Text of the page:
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A new approach to quantify safety benefits of disaster robots

  • Received : 2016.07.25
  • Accepted : 2017.06.04
  • Published : 2017.10.25

Abstract

Remote response technology has advanced to the extent that a robot system, if properly designed and deployed, may greatly help respond to beyond-design-basis accidents at nuclear power plants. Particularly in the aftermath of the Fukushima accident, there is increasing interest in developing disaster robots that can be deployed in lieu of a human operator to the field to perform mitigating actions in the harsh environment caused by extreme natural hazards. The nuclear robotics team of the Korea Atomic Energy Research Institute (KAERI) is also endeavoring to construct disaster robots and, first of all, is interested in finding out to what extent safety benefits can be achieved by such a disaster robotic system. This paper discusses a new approach based on the probabilistic risk assessment (PRA) technique, which can be used to quantify safety benefits associated with disaster robots, along with a case study for seismic-induced station blackout condition. The results indicate that to avoid core damage in this special case a robot system with reliability > 0.65 is needed because otherwise core damage is inevitable. Therefore, considerable efforts are needed to improve the reliability of disaster robots, because without assurance of high reliability, remote response techniques will not be practically used.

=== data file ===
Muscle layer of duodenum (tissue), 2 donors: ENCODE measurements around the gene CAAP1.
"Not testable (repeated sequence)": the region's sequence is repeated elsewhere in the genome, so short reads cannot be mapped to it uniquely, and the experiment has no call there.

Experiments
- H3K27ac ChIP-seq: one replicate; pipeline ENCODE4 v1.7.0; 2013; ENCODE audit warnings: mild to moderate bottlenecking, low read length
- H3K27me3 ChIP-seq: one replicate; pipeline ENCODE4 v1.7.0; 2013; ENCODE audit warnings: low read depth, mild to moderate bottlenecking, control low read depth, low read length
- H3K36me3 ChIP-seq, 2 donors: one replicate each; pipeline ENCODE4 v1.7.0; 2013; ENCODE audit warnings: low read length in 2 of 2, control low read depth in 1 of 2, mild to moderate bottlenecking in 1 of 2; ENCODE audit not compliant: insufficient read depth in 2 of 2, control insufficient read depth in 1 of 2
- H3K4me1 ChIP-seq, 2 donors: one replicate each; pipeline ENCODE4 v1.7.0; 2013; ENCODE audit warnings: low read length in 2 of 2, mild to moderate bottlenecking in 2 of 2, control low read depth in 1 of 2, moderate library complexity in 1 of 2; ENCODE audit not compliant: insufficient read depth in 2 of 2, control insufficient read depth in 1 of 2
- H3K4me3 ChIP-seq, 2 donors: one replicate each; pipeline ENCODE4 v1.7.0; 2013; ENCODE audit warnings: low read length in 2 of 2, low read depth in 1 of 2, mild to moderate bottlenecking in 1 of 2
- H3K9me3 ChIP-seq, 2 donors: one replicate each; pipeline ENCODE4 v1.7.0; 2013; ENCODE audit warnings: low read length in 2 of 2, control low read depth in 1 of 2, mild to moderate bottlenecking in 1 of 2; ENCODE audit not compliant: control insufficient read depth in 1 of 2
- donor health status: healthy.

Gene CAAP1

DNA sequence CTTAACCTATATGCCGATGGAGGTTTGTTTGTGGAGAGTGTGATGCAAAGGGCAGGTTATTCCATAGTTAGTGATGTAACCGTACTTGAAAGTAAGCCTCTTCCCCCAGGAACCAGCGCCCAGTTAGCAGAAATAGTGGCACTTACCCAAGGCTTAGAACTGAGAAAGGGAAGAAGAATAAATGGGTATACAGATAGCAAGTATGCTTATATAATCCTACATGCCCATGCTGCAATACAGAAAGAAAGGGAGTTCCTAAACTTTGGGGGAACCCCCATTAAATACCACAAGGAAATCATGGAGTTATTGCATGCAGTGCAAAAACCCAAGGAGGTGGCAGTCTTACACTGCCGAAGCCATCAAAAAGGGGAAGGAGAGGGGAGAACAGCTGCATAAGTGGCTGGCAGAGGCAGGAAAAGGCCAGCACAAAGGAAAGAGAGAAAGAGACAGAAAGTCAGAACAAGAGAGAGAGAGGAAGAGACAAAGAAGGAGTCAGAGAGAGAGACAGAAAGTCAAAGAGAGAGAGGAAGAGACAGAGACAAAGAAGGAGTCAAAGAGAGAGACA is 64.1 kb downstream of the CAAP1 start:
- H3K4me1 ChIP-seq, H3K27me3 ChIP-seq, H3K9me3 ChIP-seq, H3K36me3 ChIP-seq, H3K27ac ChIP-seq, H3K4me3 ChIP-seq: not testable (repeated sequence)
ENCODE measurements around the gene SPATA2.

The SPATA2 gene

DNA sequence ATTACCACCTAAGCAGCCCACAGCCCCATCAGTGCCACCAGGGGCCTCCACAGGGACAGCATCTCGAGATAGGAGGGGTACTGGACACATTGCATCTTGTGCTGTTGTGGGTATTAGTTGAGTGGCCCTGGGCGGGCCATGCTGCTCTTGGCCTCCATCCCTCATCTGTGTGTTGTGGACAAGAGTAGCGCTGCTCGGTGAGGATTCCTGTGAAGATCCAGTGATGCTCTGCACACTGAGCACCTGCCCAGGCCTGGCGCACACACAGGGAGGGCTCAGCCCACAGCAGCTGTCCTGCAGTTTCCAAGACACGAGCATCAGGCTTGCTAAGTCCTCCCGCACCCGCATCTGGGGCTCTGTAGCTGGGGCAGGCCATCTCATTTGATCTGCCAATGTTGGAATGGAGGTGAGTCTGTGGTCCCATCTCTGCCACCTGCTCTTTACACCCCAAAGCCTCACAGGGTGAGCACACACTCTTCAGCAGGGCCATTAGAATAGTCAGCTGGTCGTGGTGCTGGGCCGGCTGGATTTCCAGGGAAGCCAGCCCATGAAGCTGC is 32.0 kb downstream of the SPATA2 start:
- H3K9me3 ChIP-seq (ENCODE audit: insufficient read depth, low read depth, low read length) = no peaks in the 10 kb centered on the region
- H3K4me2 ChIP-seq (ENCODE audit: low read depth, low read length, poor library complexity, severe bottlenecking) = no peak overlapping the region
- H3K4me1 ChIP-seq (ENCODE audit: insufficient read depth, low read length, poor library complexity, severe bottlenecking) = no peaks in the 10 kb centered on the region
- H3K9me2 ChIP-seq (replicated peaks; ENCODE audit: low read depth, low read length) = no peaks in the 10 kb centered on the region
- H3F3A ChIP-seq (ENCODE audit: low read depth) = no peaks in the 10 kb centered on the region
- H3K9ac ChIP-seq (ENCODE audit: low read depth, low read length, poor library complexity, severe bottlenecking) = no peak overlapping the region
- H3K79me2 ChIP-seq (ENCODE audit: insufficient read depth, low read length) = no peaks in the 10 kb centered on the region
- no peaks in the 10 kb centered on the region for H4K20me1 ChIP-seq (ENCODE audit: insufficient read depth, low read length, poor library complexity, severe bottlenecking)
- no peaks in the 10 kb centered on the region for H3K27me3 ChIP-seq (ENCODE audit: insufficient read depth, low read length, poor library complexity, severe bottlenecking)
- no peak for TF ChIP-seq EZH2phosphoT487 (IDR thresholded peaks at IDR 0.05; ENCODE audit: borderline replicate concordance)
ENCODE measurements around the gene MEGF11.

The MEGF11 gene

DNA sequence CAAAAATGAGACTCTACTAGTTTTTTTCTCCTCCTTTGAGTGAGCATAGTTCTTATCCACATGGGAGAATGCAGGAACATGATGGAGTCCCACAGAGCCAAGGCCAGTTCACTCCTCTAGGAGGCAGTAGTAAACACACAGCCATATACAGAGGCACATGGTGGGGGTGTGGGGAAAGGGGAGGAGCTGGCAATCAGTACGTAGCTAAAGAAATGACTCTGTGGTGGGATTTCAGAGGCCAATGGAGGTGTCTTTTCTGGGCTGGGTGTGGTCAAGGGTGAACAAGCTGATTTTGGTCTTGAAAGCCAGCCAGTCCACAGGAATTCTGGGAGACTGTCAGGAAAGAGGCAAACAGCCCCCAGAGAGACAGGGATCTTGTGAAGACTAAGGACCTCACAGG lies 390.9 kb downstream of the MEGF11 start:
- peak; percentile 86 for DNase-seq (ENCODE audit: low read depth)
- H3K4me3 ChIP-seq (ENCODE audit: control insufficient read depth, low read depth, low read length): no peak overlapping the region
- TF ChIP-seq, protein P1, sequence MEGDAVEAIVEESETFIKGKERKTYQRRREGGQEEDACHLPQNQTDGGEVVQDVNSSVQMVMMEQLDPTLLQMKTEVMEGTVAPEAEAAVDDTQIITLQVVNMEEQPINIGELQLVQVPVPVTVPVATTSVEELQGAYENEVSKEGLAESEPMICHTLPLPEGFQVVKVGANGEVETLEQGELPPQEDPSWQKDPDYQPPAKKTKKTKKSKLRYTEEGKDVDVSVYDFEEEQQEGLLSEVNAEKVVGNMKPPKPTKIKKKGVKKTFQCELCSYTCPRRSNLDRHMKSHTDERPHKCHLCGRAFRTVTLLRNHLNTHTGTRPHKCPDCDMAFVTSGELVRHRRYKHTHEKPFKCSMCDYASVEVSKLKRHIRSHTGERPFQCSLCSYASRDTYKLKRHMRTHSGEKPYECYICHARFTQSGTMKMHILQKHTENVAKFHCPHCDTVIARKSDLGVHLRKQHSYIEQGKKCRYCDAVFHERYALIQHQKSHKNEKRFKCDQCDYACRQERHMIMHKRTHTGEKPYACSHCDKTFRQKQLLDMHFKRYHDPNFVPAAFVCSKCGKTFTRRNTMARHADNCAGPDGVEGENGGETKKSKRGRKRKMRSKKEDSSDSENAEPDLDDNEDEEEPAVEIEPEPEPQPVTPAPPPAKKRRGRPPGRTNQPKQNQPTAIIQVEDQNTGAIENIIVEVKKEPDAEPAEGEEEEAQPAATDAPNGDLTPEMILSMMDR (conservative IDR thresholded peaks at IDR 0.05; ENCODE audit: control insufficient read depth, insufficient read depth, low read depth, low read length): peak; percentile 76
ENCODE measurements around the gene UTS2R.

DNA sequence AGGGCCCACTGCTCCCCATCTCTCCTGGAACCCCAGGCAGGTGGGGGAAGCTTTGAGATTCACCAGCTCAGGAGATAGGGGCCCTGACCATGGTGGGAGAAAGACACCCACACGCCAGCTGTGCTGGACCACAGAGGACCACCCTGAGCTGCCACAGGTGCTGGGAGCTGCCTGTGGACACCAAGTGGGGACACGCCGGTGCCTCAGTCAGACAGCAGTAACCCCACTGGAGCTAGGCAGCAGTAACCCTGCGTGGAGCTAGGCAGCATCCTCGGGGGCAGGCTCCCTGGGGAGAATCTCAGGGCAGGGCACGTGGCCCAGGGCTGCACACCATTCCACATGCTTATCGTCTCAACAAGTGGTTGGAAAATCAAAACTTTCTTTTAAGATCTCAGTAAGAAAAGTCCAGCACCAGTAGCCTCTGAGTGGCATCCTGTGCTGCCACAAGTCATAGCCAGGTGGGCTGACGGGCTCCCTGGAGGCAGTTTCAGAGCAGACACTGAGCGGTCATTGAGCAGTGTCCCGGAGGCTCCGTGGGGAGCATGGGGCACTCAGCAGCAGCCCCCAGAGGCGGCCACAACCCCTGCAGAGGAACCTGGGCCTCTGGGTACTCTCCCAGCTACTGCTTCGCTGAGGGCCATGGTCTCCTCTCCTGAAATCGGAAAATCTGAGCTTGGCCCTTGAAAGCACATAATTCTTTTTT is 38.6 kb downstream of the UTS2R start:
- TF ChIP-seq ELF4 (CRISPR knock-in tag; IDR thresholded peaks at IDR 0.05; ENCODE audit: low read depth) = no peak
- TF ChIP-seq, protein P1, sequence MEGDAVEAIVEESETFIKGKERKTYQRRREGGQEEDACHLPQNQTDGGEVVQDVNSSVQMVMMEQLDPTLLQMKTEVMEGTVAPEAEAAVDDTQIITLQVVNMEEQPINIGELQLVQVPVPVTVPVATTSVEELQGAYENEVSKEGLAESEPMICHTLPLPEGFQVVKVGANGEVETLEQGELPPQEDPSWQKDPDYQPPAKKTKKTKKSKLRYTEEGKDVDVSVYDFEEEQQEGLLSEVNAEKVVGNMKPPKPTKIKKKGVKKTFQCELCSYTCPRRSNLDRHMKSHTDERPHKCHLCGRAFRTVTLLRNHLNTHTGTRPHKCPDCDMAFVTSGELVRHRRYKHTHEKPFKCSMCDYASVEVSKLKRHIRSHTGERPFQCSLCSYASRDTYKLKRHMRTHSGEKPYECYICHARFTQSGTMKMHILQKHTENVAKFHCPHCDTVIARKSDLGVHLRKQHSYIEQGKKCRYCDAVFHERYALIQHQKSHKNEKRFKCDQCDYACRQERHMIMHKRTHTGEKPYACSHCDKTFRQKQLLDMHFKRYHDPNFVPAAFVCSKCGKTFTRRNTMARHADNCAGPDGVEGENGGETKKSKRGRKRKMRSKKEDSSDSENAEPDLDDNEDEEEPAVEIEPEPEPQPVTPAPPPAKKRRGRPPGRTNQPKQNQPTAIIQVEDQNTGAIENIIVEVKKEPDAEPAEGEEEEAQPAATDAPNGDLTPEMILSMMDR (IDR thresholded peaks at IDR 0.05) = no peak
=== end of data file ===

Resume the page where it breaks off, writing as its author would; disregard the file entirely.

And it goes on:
Acknowledgement

Supported by : National Research Foundation of Korea

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